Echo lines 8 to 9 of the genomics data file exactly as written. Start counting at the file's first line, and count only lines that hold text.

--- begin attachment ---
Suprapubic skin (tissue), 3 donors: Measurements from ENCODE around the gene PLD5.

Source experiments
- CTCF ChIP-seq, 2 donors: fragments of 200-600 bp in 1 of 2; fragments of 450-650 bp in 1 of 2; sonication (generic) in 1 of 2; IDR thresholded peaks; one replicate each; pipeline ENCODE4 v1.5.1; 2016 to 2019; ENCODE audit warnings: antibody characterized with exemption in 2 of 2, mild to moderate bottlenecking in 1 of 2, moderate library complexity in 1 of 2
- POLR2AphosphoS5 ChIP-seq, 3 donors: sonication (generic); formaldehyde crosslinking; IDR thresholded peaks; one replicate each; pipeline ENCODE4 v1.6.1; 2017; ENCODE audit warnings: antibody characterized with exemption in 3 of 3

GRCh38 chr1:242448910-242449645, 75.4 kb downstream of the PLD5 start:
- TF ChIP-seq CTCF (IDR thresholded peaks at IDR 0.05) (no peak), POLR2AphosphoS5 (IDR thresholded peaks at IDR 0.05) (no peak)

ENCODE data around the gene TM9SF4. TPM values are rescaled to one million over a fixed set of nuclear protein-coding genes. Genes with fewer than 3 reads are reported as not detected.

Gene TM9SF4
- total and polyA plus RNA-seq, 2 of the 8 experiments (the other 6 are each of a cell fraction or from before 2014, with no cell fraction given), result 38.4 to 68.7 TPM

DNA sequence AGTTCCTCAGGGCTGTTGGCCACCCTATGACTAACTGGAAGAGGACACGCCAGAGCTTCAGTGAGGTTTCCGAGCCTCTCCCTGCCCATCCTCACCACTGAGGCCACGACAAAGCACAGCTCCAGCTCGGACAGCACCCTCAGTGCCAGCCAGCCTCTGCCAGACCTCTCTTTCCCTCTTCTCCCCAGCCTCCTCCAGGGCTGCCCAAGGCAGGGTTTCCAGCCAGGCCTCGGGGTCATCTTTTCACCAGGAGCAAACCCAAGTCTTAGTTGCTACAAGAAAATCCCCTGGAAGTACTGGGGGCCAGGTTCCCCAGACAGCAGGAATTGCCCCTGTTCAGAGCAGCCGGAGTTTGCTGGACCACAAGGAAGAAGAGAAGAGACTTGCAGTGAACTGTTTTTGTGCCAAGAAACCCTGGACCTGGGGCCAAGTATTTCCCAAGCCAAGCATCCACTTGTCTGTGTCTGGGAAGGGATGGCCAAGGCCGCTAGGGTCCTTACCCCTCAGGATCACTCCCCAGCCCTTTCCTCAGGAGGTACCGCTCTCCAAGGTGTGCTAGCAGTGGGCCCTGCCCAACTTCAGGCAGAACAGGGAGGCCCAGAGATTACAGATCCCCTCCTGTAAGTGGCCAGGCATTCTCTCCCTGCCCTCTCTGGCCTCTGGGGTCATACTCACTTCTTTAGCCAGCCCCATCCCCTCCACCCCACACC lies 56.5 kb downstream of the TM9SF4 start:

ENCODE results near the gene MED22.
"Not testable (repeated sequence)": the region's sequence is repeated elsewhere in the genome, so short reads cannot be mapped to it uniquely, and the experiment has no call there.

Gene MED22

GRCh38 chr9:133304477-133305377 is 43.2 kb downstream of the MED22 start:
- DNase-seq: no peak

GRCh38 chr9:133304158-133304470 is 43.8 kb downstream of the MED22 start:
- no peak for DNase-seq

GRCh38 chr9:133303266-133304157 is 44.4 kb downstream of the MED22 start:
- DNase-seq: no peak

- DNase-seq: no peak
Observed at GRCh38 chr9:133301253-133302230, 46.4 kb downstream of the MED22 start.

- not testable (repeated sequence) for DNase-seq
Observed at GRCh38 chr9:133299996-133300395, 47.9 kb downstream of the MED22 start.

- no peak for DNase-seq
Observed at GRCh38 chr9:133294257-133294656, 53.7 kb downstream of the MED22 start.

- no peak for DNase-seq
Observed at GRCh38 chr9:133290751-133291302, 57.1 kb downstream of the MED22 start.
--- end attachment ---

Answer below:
Gene TM9SF4
- total and polyA plus RNA-seq, 2 of the 8 experiments (the other 6 are each of a cell fraction or from before 2014, with no cell fraction given), result 38.4 to 68.7 TPM